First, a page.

7  
If doWork is called again before the worker finishes, won't defer be overwritten? The second promise would then resolve with the first result, and the first promise would never resolve. – hughes Jan 16 '15 at 2:40

A very interesting question! I find the web worker specification a bit awkward (probably for good reasons, but still awkward). The need to keep the worker code in a separate file makes the intention of a service hard to read and introduces dependencies to static file URLs in your angular application code. This problem can be mitigated by using the URL.createObjectUrl() which can be used to create a URL for a JavaScript string. This allows us to specify the worker code in the same file which creates the worker.

var blobURL = URL.createObjectURL(new Blob([
    "var i = 0;//web worker body"
], { type: 'application/javascript' }));
var worker = new Worker(blobURL);

The web worker spec also keeps the worker and main thread contexts completely separate to prevent situations were deadlocks and livelocks etc can occur. But it also means you won't have access to your angular services in the worker without some fiddling. The worker lack some of the things we(and angular) expect when executing JavaScript in the browser, like the global variable "document" etc. By "mocking" these required browser features in the worker we can get angular to run.

var window = self;
self.history = {};
var document = {
    readyState: 'complete',
    cookie: '',
    querySelector: function () {},
    createElement: function () {
        return {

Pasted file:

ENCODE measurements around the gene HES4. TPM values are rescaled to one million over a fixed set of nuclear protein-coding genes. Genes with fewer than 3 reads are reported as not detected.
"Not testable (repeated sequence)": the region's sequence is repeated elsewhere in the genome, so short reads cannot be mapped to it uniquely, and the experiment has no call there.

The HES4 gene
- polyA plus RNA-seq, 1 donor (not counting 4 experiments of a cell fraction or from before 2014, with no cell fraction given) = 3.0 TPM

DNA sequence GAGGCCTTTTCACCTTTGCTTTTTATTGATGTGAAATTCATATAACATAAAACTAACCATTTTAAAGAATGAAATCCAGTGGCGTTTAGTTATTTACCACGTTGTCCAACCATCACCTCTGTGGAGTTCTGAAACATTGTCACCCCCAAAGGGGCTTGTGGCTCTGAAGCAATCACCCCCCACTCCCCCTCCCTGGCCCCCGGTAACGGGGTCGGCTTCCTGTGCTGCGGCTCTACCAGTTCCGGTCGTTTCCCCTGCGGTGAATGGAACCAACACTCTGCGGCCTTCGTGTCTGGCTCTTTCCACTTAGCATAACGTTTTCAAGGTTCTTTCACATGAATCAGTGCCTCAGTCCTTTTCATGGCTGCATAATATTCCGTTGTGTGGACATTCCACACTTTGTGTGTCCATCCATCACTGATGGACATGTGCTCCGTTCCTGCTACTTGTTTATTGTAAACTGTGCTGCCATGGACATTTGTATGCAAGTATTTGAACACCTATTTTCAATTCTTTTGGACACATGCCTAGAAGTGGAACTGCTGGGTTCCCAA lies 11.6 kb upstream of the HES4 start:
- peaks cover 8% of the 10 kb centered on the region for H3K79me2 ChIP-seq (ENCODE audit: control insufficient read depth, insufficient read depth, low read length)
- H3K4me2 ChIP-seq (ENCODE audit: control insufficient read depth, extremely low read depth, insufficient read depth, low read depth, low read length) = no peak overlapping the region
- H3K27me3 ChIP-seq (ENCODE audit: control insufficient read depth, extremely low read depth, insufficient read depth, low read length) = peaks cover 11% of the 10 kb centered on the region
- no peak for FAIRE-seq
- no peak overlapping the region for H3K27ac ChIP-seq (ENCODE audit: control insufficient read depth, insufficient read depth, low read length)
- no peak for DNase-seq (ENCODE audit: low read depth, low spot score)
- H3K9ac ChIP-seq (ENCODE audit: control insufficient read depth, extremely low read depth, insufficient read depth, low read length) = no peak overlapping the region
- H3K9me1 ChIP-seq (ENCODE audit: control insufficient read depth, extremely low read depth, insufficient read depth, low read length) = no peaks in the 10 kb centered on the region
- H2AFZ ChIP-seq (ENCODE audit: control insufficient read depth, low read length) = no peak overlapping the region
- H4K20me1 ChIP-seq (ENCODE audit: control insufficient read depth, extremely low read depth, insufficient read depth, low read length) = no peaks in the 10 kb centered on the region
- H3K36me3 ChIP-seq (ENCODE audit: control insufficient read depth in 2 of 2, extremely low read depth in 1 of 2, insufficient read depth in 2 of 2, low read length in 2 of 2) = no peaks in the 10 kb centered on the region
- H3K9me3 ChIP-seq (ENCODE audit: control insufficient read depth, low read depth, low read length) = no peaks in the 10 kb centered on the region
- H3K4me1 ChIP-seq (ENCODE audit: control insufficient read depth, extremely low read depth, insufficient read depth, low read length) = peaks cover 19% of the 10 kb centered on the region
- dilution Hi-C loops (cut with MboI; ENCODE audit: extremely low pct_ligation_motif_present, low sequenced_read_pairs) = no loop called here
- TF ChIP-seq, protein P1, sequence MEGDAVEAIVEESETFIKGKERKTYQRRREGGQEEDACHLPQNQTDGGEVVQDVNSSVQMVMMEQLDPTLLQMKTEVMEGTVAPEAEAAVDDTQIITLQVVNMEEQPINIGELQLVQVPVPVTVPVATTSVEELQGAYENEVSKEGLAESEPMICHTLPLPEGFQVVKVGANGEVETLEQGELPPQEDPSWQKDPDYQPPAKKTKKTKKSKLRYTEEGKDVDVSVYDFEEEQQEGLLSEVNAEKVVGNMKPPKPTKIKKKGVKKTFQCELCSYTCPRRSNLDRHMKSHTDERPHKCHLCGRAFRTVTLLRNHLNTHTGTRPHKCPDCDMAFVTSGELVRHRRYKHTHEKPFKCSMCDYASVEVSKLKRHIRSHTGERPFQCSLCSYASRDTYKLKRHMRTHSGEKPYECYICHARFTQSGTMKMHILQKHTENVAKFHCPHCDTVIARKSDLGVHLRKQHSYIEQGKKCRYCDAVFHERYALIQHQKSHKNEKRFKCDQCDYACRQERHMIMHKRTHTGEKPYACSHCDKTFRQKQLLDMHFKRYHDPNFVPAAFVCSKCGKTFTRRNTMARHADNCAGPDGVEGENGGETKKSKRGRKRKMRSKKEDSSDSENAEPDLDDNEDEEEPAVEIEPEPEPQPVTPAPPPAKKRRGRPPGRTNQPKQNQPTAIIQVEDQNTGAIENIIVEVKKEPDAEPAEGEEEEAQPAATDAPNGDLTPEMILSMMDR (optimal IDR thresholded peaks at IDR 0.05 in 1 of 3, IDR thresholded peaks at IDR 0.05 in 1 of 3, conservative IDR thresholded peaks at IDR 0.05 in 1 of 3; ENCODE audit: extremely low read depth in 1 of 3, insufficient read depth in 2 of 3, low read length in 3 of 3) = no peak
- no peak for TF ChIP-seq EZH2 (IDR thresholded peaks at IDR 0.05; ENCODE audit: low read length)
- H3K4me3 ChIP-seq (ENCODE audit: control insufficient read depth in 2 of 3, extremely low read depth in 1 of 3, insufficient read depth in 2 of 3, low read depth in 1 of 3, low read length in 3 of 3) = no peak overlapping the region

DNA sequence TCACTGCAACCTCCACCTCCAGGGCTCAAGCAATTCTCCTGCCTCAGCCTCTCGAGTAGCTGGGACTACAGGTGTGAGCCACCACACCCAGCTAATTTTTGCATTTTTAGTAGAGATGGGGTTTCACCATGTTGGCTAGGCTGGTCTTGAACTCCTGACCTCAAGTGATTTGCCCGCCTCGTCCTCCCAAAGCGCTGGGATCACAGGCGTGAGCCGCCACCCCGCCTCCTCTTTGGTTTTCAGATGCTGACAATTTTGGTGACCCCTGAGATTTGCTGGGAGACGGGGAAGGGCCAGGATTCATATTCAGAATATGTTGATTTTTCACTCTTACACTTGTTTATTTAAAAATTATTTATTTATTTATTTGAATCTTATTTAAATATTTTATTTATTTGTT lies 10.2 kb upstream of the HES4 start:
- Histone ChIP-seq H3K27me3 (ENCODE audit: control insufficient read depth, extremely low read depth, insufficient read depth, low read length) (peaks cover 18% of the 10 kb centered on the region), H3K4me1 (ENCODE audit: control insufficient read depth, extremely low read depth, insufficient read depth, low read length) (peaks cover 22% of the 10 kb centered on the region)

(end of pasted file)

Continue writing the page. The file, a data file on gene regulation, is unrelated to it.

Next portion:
pathname: '',
            setAttribute: function () {}
        };
    }
};

Some features obviously won't work, bindings to the DOM etc. But the injection framework and for example the $http service will work just fine, which is probably what we want in a worker. What we gain by this is that we can run standard angular services in a worker. We can therefore unit test the services used in the worker just as we would with any other angular dependency.

I made a post which elaborates a bit more about this here and created a github repo which creates a service which implements the ideas discussed above here

share|improve this answer

I found a fully working example of web workers in Angular here

webworker.controller('webWorkerCtrl', ['$scope', '$q', function($scope, $q) {

    $scope.workerReplyUI;
    $scope.callWebWorker = function() {
        var worker = new Worker('worker.js');
        var defer = $q.defer();
        worker.onmessage = function(e) {
            defer.resolve(e.data);
            worker.terminate();
        };

        worker.postMessage("http://jsonplaceholder.typicode.com/users");
        return defer.promise;
    }

    $scope.callWebWorker().then(function(workerReply) {
        $scope.workerReplyUI = workerReply;
    });

}]);

It uses promises to wait for the worker to return the result.

share|improve this answer

Your Answer

 
discard

By posting your answer, you agree to the privacy policy and terms of service.

Not the answer you're looking for? Browse other questions tagged or ask your own question.